Waiting On God

Posted byEnglish Editor May 28, 2018 Comments:0

It’s been said, “Waiting for God to bring His purposes to pass is the biggest problem we face in our Christian life; there is something within us that would rather do the wrong thing than wait.” True words!

One of the Christian life realities is that none of us have a natural inclination to wait. We want to get something, and we want to get it now! Despite often reaping painful consequences for failing to wait, we are still prone to committing this sin often. An all-knowing God is fully aware of this tendency of ours. That is why he has repeated often in his word about the need for us to wait for him and not rush ahead. 

What does it mean to wait for the Lord? 

It does not mean being lazy or being passive. It simply means to “actively trust in God alone to come through for us.” It means we turn from trusting in our wisdom, riches, strength, and connections with people and trusting in God alone.

Taking it upon ourselves to change a situation or grumbling and complaining that the wait is too long will bring nothing but the loss of peace and much misery. George MacDonald rightly said, “In whatever man does without God, he must either fail miserably or succeed even more miserably.”

Wayne Stiles, in his excellent book, “Waiting on God” writes:

We want happiness first; God wants holiness. We want pleasure; God wants purity. Just like waiting at a red signal—if we skip the signal, we can [and at times do] get into an accident. Same way, if we jump ahead of God because waiting seems to be such a waste of time, we will get hurt. Waiting is a process through which God changes us—more than changing the circumstances.

Perhaps, you are tired and discouraged as a result of waiting for the Lord. “How long, O Lord?” is your constant cry. You are almost at the point of quitting. Don’t! I want you to enjoy the blessings that come as a result of waiting for the Lord by focusing on Isaiah 64:4-5a:

4 Since ancient times no one has heard, no ear has perceived, no eye has seen any God besides you, who acts on behalf of those who wait for him. 5 You come to the help of those who gladly do right, who remember your ways.”

This passage tells us in clear terms that God acts on behalf of those who wait for him [4b] by coming to help them [5a]. However, it also says the 2 characteristics listed below should mark our lives if we desire God to act on our behalf.

1. We should have a high view of God’s Character [4a]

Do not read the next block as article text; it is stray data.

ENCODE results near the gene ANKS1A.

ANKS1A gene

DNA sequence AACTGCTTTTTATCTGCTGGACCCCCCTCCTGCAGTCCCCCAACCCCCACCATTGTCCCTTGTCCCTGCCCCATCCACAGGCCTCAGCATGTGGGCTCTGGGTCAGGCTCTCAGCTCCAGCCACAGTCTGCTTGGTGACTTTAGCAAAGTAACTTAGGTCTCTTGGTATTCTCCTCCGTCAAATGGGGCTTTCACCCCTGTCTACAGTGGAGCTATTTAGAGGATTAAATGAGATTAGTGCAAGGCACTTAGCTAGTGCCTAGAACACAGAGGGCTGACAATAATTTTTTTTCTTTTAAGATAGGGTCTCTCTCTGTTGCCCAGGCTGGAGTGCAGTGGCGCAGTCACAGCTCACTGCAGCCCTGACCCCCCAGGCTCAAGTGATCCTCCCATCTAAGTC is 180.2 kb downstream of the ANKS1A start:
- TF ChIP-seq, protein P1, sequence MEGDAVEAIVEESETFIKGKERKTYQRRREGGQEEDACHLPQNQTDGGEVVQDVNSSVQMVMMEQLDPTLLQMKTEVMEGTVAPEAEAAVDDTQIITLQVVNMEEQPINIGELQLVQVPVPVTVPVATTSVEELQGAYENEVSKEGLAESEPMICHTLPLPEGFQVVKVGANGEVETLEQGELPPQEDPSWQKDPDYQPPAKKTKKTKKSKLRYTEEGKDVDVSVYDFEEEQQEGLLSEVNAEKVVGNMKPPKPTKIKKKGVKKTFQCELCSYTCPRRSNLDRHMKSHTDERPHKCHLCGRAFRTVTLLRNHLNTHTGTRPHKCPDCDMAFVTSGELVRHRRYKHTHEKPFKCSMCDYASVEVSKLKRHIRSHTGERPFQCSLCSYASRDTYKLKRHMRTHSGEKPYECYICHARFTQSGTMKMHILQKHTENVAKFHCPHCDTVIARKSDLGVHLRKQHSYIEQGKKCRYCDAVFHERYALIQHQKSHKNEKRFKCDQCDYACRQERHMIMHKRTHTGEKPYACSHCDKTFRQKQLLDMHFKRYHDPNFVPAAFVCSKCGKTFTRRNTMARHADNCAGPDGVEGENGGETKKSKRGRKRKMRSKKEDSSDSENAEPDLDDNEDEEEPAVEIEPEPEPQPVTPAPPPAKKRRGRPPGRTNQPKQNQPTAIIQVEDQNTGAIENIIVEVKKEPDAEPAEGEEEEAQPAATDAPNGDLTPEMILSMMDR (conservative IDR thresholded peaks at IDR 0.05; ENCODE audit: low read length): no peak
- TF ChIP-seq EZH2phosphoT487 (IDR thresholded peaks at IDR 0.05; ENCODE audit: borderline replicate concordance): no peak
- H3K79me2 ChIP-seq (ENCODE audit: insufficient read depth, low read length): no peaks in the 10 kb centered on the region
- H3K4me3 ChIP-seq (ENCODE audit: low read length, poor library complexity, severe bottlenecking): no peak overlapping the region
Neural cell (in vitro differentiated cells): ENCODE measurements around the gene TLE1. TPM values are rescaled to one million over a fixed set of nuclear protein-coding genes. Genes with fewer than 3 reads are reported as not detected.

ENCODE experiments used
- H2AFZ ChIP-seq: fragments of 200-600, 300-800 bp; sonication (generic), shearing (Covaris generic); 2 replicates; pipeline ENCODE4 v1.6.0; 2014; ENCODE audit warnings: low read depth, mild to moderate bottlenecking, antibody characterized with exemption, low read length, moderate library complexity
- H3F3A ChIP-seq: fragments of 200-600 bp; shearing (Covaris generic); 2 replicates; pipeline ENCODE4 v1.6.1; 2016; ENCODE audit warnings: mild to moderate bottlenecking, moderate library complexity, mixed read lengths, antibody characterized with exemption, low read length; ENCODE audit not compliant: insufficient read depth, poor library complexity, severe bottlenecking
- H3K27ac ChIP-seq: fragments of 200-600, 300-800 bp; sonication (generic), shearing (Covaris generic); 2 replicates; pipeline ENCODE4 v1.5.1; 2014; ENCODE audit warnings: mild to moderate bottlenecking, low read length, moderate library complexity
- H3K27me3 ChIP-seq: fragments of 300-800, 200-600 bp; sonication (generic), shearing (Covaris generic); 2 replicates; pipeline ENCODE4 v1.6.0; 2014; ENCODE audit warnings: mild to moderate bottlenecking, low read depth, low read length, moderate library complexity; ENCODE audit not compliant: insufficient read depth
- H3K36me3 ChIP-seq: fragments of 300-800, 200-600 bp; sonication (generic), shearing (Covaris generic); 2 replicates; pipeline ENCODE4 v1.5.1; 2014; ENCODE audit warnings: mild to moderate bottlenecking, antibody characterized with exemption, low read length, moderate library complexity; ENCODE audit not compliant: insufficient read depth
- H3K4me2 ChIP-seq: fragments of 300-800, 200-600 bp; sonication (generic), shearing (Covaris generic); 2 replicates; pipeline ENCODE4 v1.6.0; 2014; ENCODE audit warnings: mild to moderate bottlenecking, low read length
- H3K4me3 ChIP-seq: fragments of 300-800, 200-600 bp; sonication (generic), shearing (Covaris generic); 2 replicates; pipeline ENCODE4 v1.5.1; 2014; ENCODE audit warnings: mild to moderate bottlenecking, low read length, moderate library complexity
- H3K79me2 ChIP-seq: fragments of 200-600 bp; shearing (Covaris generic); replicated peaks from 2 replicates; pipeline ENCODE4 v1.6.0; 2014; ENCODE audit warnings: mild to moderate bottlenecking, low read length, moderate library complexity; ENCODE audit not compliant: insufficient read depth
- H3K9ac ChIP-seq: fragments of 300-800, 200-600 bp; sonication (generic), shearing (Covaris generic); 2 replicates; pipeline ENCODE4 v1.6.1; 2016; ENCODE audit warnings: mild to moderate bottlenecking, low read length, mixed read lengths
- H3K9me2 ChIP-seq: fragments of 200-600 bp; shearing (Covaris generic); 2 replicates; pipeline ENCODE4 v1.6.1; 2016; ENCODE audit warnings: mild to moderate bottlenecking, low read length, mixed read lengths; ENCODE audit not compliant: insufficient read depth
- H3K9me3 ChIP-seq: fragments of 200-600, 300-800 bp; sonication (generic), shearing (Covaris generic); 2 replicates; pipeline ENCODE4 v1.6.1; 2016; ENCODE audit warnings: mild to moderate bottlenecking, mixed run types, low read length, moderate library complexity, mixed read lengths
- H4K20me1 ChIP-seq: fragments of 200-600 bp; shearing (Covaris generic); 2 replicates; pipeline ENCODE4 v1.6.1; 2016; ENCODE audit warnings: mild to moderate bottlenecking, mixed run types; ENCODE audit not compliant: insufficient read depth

2. We should pursue a holy life [5a]

Nothing new and unfamiliar to us. But hopefully, a good reminder that will encourage us to wait for the Lord.

1. We should have a high view of God’s Character [4a]

Notice how the first part of Isaiah 64:4 reads, “Since ancient times no one heard, no ear has perceived, no eye has seen any God besides you.” Isaiah had a high view of God. Before this verse, Isaiah mentioned God’s actions in the past, specifically making the mountains quake [Isaiah 64:3]. This was a reference to the shaking of Mount Sinai when God gave the ten commandments. Isaiah sees the God of the Bible as a mighty and powerful God and none like him. He also knew this God was loving and merciful to his people [Ex 34:6]. And because he had such a high view of God’s character, he was confident that God would come through for his people.

The same or even greater confidence should characterize us—who, unlike Isaiah, live on this side of the cross. Through Jesus, we have a clearer picture of God’s character. And an understanding of his character should encourage us to wait on God to act on our behalf confidently.  So, let’s continually focus on developing a high view of God’s character by reflecting on his attributes which reveal his character.

2. We should pursue a holy life [5a]

The first part of Isaiah 64:5 reads, “You come to the help of those who gladly do right, who remember your ways.” Notice that God comes to help or act on behalf of “those who gladly right, who remember [God’s] ways.” People who pursue a holy life with glad hearts will receive God’s help. Belief in God’s character and behavior in submission to his commands go hand in hand as part of waiting on him.